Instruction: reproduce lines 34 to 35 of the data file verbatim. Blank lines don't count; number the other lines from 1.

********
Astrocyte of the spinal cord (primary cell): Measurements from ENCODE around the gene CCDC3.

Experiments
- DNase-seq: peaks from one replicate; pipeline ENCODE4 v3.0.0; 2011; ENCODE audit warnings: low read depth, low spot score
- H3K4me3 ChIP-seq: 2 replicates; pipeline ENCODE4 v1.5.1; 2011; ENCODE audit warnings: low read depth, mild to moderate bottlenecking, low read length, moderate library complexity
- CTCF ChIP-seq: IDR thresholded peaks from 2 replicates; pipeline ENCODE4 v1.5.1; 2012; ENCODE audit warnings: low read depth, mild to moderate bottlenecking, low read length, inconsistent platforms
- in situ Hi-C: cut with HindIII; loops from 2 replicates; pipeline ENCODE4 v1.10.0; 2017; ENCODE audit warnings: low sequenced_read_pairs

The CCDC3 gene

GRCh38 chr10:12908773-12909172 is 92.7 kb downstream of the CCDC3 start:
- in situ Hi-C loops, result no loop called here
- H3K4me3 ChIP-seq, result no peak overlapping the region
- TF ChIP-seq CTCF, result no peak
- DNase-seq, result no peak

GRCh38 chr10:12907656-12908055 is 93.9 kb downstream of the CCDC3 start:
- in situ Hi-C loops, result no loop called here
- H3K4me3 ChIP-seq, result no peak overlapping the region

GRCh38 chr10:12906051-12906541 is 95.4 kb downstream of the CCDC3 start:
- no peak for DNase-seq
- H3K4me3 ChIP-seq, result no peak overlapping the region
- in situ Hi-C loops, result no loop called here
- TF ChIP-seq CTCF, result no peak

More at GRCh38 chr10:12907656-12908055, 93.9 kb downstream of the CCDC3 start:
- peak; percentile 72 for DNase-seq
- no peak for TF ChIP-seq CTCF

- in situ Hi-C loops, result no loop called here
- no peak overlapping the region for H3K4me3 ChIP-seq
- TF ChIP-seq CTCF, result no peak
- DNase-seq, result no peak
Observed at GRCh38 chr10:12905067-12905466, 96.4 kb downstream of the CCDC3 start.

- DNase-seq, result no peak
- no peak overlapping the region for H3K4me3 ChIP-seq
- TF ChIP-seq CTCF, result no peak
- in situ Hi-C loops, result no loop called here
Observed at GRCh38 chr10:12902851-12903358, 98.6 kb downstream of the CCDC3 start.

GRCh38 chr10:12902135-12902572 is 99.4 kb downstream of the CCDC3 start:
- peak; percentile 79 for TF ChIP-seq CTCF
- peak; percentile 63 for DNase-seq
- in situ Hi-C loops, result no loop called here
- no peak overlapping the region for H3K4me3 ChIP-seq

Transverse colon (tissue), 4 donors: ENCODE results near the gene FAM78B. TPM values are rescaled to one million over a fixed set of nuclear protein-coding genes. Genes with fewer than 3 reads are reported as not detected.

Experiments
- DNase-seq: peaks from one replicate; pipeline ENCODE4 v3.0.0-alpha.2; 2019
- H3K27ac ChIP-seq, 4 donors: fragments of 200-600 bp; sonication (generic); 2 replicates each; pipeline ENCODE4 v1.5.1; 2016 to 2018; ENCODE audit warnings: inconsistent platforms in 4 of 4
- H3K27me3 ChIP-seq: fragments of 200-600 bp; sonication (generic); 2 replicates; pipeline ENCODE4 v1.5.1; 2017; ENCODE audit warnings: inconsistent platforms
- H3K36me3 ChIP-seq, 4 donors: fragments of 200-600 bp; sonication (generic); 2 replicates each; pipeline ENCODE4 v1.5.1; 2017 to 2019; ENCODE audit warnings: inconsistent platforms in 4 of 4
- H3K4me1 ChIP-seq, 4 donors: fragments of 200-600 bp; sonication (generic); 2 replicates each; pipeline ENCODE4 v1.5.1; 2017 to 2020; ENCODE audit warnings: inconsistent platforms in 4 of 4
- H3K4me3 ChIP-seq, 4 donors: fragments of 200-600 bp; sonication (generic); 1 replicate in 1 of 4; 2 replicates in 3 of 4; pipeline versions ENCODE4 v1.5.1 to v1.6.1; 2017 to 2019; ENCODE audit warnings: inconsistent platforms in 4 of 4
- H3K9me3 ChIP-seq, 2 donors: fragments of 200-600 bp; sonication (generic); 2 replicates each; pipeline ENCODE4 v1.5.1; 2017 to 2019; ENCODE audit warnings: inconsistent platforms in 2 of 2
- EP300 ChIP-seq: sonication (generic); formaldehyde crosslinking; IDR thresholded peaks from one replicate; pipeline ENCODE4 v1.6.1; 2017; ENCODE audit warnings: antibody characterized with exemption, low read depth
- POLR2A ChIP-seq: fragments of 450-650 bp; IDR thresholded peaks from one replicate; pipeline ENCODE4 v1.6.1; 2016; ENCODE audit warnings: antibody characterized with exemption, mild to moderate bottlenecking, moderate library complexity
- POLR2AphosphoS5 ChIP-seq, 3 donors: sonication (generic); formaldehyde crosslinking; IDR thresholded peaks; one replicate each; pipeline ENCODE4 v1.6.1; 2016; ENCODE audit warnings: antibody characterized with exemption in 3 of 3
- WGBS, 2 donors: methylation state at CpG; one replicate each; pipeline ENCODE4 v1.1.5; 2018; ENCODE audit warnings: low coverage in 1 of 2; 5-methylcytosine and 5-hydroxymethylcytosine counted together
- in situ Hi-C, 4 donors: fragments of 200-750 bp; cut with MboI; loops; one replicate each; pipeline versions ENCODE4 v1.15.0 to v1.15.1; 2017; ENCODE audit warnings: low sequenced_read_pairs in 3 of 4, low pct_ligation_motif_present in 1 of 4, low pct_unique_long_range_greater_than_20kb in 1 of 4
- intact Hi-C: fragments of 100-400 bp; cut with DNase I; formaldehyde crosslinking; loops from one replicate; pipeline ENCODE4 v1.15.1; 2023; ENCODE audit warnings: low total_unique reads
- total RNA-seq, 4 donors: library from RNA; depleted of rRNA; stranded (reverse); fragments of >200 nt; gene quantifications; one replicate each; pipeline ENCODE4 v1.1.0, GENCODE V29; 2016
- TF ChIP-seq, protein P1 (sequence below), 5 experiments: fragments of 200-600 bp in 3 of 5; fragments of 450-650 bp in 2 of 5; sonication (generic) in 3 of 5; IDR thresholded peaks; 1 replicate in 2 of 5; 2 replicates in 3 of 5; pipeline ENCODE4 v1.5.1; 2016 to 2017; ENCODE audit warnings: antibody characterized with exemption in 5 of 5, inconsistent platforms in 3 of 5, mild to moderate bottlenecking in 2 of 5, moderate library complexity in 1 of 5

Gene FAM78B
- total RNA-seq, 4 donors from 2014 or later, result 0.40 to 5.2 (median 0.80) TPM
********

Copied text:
GRCh38 chr10:12902135-12902572 is 99.4 kb downstream of the CCDC3 start:
- peak; percentile 79 for TF ChIP-seq CTCF